" 'Incredible Morale Boost:' Military Medical Team Arrives At NJ University Hospital"

https://gothamist.com/news/incredible-morale-boost-military-medical-team-arrives-nj-university-hospital

.... Hill: Paint the picture for us of the current state of your hospital. How many staff members have been out recently due to COVID, and in what ways are these absences affecting your operations?

Elnahal: Well, right now, we are in the high two hundreds of staff out of work, both due to COVID or an issue related to COVID like people having their daycares closed or their schools because of staffing issues or outbreaks in those workplaces. So, we are still seeing a real pinch in staffing at the hospital.

At the same time, we still have well over 80 patients with COVID 19 — and that is a marked reduction from last week — but it's still very much a strain on the hospital. And the other thing that folks don't necessarily track is that our hospital is full of other patients that are not necessarily dealing with COVID.

So there's a lot of acuity in the community — a lot of folks who've deferred or delayed their care. And so these women and men in uniform — these heroes alongside ours — will really be addressing the full gamut of patients that we have.

Is burnout among staff a factor?

It's definitely a factor. At this point, I have fewer tools in my belt as a leader to paint the light at the end of the tunnel. In the spring of 2020, the way I like to describe it, that was very much an adrenaline rush.

Of course, it was difficult. Of course, even some of our staff have post-traumatic stress from when we had well over 300 patients with this disease. But at least we could, at that time, paint the notion that we could bring COVID down to zero as soon as that summer.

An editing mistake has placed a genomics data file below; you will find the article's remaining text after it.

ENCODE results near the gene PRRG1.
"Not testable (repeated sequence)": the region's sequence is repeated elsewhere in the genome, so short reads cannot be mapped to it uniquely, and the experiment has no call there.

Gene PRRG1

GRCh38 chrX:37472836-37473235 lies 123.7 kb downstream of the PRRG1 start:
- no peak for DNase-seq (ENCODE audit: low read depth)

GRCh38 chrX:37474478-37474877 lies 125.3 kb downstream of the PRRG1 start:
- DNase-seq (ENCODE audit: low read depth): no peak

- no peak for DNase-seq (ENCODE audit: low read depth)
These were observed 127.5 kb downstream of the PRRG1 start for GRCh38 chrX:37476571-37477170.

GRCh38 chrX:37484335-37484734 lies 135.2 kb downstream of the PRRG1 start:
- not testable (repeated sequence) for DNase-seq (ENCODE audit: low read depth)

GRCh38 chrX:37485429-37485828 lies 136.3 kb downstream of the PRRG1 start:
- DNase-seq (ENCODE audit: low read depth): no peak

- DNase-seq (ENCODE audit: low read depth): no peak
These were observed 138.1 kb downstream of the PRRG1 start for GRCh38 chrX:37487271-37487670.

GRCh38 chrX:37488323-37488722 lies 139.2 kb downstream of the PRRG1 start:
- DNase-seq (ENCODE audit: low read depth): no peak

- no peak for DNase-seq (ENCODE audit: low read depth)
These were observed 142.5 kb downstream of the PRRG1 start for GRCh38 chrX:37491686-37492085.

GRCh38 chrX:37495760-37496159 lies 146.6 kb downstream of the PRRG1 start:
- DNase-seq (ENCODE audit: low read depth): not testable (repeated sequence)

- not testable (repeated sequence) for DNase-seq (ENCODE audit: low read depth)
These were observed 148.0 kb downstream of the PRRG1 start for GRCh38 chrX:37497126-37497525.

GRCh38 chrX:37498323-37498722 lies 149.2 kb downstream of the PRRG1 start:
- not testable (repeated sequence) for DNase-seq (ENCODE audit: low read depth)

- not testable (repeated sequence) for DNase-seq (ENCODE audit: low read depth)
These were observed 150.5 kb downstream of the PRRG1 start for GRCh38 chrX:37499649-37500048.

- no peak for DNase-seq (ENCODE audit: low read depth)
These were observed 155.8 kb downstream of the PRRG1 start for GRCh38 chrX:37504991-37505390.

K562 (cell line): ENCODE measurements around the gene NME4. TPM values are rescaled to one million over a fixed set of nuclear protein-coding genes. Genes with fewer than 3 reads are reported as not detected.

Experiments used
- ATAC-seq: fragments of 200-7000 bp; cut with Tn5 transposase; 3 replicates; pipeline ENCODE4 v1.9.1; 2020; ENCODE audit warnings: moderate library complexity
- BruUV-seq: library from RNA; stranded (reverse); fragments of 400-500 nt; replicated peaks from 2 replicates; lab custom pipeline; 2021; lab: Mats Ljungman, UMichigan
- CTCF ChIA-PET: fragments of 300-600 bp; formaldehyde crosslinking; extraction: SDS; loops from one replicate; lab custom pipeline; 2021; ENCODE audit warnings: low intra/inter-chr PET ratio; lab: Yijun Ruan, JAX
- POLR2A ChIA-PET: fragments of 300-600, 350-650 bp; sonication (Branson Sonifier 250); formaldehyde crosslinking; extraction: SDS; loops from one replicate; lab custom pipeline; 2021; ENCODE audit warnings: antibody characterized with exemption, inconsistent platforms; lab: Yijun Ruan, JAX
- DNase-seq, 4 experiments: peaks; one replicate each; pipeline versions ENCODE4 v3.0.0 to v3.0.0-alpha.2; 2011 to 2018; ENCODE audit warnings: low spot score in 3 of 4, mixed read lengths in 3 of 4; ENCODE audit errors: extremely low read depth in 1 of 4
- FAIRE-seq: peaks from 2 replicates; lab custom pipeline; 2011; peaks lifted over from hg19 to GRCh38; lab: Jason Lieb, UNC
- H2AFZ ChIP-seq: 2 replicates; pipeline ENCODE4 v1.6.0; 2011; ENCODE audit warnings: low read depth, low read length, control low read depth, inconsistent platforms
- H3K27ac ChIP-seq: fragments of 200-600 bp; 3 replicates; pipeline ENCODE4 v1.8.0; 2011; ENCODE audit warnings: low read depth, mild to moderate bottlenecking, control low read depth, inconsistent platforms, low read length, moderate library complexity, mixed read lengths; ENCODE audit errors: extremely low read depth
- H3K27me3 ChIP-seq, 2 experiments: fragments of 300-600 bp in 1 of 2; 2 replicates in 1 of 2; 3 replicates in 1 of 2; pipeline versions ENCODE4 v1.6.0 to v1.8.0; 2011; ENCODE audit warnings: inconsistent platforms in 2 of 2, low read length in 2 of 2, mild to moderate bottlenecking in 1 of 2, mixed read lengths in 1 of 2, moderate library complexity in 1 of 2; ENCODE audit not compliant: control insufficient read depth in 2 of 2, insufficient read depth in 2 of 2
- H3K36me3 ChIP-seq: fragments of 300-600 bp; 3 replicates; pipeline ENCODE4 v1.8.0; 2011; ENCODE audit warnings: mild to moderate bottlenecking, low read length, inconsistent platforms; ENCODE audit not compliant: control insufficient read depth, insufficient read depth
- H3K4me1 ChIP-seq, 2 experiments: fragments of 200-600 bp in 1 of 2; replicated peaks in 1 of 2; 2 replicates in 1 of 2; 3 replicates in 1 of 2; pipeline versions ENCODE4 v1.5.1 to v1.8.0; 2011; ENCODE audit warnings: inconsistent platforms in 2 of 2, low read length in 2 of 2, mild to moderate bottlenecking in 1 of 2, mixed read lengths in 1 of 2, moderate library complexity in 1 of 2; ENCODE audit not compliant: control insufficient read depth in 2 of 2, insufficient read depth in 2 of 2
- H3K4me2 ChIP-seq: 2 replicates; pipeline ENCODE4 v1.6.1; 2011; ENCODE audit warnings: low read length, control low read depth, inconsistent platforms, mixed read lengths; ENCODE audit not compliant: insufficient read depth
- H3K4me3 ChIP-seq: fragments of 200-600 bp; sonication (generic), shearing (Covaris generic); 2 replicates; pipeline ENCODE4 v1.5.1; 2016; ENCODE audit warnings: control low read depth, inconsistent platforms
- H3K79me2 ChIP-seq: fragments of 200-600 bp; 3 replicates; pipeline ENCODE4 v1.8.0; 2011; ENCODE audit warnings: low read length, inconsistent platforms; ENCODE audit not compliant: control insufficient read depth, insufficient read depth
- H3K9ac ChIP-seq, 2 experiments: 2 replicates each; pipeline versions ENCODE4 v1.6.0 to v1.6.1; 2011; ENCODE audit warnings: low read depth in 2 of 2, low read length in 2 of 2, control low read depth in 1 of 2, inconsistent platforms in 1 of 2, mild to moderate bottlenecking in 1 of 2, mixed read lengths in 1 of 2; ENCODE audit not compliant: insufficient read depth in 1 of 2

Now, obviously, that argument is less effective, and we really have to do as much as possible to improve morale — and these troops really help do that. Yesterday, there was an emotional moment where hundreds of our staff clapped for these folks as we walked them into their orientation. It was just an incredible morale boost.

How many members are on this team, and did they immediately jump into action?

We have 25 women and men in uniform across types of healthcare skills — so physicians, nurses, respiratory therapists, really the whole gamut of clinical skills, and they will be dispersed across the hospital.

They're already hitting the ground running at the night shift today. They're doing orientation for really less than 48 hours and then getting right to work. So these are folks who are used to deploying and doing that. They are clinicians that normally work on their military bases, and we're so happy to have them. 

The omicron variant has seemingly moved beyond its peak in our area, both in terms of cases and hospitalizations. Do you think these teams are coming in a little too late?